New York City (The Big Apple) is one of the most powerful and attractive brands globally. This begs two questions: How can one concept answer the needs of every target audience? Shouldn’t we have several different concepts working simultaneously?
Every brand, just like human beings, should have only one persona. More than one persona signals trouble, confusion, a lack of coherence, and ultimately major difficulties to perform as a place.
Because of the different needs of each sector and stakeholder — local tourism, economic and financial institutions, civic leadership, opinion elite, youth, entertainment etc. — and the differences between various target groups, a place must develop and nurture a coherent and consistent brand. This could be achieved in the form of an "umbrella brand," such as The Big Apple or a more specific and descriptive brand persona, such as Tel Aviv’s, The City That Never Sleeps.
The place’s "persona" must be a wide concept that identifies the nature of the place and reflects its essence.
This brand essence must remain true and consistent in every market, country and sector. Each sector, though, must translate and adapt this brand essence into a language that best relates to their unique target audience. All translations and adaptations of the brand must not contradict the selected brand essence. Everything must always lead back to the overall brand strategy. The Big Apple celebrates two very visible features of the city — its size and its eclectic nature.
The combination of size and diversity enhances curiosity on the part of the potential participant. New York is an alluring spectacle. The Big Apple is, indeed, the big temptation. Ask why not the Big Banana? Because the Apple stands for something in our Judeo-Christian culture — temptation, allurement, seduction, attraction, draw. That is, all the associations and emotions New York wishes to generate.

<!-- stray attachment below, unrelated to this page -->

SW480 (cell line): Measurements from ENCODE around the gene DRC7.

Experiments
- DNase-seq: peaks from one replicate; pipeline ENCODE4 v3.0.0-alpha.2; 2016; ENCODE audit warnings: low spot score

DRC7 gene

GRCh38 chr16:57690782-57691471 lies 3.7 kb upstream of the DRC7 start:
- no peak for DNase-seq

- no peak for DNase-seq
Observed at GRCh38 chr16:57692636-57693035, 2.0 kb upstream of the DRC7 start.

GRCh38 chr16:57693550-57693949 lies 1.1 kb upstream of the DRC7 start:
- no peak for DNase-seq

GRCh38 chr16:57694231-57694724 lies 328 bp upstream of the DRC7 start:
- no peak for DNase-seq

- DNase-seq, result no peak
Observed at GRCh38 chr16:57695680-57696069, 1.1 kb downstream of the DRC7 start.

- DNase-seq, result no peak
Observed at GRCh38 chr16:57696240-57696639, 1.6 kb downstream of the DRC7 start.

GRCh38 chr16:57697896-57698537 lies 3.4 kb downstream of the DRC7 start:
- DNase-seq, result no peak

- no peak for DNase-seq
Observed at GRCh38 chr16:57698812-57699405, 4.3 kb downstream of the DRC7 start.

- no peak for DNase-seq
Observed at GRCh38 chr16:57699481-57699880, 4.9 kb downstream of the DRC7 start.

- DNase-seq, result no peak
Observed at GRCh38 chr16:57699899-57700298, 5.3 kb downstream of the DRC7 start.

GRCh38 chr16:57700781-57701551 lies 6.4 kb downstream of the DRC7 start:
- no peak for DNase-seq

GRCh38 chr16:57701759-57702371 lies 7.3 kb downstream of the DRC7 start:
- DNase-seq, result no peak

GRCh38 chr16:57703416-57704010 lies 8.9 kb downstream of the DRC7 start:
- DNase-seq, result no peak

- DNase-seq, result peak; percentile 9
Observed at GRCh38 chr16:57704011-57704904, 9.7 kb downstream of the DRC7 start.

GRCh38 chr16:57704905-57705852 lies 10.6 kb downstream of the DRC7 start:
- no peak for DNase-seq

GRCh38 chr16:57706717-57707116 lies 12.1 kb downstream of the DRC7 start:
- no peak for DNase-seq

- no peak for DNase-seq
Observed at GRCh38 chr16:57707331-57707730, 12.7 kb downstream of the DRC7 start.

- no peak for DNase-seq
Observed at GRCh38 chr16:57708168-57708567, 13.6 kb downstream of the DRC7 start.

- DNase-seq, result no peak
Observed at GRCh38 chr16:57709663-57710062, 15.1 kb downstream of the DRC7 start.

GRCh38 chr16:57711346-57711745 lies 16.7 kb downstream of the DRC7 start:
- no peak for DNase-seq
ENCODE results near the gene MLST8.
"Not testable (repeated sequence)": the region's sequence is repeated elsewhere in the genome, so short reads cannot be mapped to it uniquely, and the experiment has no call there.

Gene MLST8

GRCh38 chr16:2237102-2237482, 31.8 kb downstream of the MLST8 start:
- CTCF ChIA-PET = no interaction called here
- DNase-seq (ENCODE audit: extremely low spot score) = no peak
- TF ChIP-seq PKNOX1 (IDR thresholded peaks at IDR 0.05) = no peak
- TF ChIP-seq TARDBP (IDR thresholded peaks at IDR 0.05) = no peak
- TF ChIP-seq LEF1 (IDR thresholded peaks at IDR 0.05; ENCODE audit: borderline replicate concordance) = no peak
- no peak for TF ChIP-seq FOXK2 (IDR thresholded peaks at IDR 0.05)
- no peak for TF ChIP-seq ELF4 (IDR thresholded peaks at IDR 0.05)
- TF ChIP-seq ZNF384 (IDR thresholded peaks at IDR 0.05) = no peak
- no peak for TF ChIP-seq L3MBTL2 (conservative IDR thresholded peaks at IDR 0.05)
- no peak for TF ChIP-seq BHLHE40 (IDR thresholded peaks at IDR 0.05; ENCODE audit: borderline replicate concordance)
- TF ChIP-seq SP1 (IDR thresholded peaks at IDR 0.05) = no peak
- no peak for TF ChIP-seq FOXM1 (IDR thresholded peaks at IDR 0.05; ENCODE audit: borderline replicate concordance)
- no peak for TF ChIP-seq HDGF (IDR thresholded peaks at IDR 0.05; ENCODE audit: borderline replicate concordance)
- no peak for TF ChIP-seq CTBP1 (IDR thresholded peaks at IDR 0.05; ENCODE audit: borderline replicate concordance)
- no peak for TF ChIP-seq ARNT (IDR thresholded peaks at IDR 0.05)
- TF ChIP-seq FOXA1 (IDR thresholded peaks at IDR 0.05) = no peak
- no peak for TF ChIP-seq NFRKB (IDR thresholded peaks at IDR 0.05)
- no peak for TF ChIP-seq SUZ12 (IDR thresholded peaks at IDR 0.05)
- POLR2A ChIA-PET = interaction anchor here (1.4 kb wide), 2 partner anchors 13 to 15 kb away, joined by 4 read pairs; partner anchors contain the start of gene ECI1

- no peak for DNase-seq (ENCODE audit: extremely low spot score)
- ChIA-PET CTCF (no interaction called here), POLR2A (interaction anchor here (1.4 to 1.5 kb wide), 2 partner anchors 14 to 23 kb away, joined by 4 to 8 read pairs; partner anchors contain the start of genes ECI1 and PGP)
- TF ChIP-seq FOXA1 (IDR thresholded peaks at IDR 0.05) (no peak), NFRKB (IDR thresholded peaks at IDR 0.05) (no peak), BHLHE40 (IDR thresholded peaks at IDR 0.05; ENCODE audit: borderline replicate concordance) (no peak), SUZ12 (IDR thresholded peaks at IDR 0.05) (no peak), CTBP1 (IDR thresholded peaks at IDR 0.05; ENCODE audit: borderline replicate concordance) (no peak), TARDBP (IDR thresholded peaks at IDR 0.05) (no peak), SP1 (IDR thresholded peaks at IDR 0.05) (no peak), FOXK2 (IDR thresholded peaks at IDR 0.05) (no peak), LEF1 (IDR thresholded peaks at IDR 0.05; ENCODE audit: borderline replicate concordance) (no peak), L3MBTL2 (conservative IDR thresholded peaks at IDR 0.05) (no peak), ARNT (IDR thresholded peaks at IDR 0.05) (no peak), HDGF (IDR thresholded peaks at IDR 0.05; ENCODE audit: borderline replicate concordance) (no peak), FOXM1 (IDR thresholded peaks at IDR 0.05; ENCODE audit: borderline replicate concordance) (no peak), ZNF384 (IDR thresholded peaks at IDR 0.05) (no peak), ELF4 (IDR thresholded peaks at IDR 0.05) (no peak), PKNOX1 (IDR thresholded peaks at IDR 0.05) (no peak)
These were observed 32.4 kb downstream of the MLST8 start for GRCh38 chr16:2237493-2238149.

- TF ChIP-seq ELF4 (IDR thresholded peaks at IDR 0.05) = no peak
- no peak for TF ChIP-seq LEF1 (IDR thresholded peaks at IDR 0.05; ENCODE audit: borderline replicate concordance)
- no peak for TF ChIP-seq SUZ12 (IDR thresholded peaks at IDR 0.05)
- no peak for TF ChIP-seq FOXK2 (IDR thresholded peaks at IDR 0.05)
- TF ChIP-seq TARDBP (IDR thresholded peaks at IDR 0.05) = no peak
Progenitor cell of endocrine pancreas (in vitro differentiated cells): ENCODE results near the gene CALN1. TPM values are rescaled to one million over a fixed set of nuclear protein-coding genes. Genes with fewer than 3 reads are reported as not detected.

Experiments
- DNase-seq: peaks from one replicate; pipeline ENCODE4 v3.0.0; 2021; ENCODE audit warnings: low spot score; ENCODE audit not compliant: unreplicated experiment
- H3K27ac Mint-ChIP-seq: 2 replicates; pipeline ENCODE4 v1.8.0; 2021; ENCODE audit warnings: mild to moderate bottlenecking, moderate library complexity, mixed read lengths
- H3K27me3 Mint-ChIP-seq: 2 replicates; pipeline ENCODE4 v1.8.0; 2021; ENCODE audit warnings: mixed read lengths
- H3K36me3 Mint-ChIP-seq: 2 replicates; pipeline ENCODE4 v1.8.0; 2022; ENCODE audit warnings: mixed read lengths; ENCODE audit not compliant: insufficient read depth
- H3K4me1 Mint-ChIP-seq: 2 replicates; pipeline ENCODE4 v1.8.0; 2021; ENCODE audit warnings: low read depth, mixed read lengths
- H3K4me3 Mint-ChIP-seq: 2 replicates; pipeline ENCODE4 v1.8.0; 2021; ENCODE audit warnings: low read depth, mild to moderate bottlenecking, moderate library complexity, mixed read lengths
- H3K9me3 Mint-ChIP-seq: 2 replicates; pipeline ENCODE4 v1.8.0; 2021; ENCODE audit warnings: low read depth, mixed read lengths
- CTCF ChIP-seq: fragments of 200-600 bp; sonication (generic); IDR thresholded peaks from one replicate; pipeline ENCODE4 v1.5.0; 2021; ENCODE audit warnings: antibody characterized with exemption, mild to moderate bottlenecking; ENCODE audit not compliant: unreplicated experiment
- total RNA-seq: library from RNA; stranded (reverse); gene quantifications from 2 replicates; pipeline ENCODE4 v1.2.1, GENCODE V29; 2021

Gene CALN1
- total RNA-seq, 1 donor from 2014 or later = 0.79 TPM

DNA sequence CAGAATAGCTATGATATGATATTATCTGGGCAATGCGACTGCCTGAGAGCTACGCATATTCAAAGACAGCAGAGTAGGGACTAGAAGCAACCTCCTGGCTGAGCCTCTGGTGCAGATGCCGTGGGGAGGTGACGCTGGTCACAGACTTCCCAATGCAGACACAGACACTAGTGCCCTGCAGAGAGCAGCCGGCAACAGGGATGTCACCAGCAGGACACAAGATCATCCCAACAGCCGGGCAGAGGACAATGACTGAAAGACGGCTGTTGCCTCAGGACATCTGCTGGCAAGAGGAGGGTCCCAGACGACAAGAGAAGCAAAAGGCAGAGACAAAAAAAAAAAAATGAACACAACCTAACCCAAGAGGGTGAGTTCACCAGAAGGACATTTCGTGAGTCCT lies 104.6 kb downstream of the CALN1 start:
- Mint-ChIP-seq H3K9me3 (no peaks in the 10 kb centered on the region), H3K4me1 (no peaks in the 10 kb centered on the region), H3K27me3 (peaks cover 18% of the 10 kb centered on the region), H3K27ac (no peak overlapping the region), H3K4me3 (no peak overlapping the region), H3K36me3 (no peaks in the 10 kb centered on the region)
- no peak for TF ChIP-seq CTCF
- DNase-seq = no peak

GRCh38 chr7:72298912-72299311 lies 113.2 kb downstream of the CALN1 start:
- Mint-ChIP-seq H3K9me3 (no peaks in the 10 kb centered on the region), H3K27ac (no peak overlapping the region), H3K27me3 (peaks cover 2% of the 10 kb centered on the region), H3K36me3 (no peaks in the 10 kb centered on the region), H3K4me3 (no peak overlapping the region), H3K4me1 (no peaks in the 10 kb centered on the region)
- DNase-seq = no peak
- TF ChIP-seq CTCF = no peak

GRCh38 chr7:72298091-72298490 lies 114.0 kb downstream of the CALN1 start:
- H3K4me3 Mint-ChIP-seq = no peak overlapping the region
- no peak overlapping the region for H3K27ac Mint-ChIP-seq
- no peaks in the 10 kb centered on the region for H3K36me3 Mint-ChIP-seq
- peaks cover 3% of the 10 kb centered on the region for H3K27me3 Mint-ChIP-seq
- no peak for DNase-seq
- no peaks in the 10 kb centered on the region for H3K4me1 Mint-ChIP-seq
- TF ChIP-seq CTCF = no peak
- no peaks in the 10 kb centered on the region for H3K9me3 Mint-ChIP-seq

In practical terms, every institution, organization, company, or individual representing any aspect of the place in their day-to-day life can communicate the brand essence — and its values. These are often referred to as "brand ambassadors."
For example, public events that support the spirit of the brand (in the case of New York City, the massive gathering in Times Square on New Year’s Eve) or public statements that echo the persona of the brand, clubs and associations that identify with the ideals of the brand — these collwectively help to build the brand’s strength as a place.
The State of Israel has proven itself as a formidable brand, in managing to thrive and prosper in a relatively short time, despite unmatched challenges.
Research conducted by the Brand Israel Group indicates that most people feel that they know more than enough about Israel, and are not interested in learning more.
Unfortunately, what they know is only one very narrow aspect of the brand — that Israel is a place of conflict. Yet, major investors and companies choose to locate their research and development centers in Israel.
Legendary investor Warren Buffett has made significant investments in the Israeli economy, and often sings its praises. Buffett saw something attractive about the brand that is bigger than its geopolitical predicament. He simply saw a good investment opportunity, and a society that can encourage and facilitate creativity and innovation.
What interested Mr. Buffett was the potential of Israel’s human capital. Israel as a brand is a place that is relevant to Mr. Buffett. The place offered him an opportunity to advance his goals, and he gladly took it. In the process, he created jobs, enhanced his business and fortified the tie between Israel and the United States.
Ambassador Ido Aharoni serves as a global distinguished professor at New York University’s School of International Relations in the Faculty of Arts and Sciences. Ambassador Aharoni is a 25-year veteran of Israel’s Foreign service, a public diplomacy specialist, founder of the Brand Israel program and a well-known nation branding practitioner. He is the founder of Emerson Rigby Ltd., an Israel-based consultancy firm specializing in non-product branding and positioning. Ambassador Aharoni, who served as Israel's longest serving consul-general in New York and the tristate area for six years, oversaw the operations of Israel’s largest diplomatic mission worldwide. Ambassador Aharoni joined Israel’s Foreign Service in the summer of 1991 and held two other overseas positions in Los Angeles (1994-1998) and in New York (2001-2005). He is a graduate of Tel Aviv University (Film, TV, Sociology and Social Anthropology) and Emerson College (Master’s in Mass Communications and Media Studies). At the Hebrew University in Jerusalem he attended the special Foreign Service program in Government and Diplomacy. To reach more of his reports — Click Here Now.
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